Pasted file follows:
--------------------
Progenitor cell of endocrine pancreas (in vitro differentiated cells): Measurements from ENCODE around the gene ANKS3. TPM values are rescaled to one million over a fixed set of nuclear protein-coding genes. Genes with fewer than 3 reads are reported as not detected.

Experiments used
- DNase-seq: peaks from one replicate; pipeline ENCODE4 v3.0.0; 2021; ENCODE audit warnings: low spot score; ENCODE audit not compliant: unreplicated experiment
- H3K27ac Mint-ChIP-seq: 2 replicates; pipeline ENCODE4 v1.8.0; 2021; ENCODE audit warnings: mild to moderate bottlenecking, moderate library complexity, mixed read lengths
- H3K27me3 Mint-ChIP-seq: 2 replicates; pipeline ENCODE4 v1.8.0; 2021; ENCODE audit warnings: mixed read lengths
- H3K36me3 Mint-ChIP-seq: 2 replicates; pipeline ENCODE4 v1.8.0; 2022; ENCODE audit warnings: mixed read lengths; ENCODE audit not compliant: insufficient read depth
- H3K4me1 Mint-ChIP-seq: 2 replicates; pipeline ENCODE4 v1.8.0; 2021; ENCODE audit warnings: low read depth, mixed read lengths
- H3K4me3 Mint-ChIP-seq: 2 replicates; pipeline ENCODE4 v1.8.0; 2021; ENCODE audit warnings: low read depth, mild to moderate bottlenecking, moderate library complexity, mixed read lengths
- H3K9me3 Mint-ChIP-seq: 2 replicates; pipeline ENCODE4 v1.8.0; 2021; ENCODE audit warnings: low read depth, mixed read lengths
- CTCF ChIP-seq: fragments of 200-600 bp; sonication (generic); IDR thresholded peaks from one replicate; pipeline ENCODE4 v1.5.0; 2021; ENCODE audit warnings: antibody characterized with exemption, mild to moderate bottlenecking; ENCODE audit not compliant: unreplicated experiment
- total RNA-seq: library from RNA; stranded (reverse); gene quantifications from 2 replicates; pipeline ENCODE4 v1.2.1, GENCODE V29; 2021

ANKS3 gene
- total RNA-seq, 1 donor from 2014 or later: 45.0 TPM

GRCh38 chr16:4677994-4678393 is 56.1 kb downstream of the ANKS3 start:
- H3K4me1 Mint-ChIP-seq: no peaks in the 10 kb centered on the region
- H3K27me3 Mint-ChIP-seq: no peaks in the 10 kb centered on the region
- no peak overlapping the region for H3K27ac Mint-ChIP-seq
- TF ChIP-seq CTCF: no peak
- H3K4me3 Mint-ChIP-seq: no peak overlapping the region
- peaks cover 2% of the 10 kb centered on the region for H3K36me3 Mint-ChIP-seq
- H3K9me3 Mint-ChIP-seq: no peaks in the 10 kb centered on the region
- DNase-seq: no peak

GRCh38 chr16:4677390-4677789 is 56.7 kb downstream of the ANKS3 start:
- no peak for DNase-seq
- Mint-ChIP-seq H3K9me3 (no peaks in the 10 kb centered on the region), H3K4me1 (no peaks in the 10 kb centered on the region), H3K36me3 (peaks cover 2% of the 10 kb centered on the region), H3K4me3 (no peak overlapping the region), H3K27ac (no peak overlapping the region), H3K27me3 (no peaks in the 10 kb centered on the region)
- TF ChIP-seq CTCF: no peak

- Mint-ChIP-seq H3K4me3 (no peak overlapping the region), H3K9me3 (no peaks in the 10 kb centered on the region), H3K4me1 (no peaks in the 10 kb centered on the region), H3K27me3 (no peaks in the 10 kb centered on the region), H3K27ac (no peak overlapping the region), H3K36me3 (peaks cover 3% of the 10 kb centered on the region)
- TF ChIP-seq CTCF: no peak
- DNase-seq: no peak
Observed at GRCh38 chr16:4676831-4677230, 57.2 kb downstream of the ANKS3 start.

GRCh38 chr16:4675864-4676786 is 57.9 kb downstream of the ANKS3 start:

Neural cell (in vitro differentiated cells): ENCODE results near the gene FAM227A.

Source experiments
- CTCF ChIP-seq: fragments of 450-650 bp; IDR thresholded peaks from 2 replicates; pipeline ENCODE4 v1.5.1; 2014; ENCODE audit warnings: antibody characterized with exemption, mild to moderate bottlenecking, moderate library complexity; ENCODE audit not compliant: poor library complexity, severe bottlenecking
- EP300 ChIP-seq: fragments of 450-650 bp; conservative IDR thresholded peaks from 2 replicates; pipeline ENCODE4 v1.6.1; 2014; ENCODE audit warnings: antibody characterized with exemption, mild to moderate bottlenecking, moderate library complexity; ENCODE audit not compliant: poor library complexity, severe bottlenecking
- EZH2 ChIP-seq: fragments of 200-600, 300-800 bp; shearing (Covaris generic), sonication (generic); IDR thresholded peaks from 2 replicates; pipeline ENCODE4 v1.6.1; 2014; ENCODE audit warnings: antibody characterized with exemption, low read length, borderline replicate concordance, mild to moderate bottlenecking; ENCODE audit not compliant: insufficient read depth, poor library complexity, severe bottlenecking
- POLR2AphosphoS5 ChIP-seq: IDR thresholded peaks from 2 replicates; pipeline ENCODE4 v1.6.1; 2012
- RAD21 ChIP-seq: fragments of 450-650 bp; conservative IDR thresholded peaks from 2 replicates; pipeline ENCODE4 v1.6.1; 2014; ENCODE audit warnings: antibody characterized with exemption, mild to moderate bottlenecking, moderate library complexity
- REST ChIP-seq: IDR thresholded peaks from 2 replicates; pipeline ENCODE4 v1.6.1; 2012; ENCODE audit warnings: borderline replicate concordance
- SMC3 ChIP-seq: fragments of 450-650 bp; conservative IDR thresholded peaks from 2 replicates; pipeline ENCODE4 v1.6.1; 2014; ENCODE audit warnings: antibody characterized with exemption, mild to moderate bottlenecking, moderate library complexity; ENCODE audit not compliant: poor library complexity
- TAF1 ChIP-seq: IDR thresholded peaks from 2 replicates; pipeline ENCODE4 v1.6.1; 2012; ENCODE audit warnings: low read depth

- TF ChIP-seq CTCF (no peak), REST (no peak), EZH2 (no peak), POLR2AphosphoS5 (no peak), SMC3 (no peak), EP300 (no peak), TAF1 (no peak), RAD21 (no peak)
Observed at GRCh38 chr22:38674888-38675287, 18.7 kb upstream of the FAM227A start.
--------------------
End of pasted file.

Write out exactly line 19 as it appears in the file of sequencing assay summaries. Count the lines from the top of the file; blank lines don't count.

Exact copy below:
- H3K4me3 Mint-ChIP-seq: no peak overlapping the region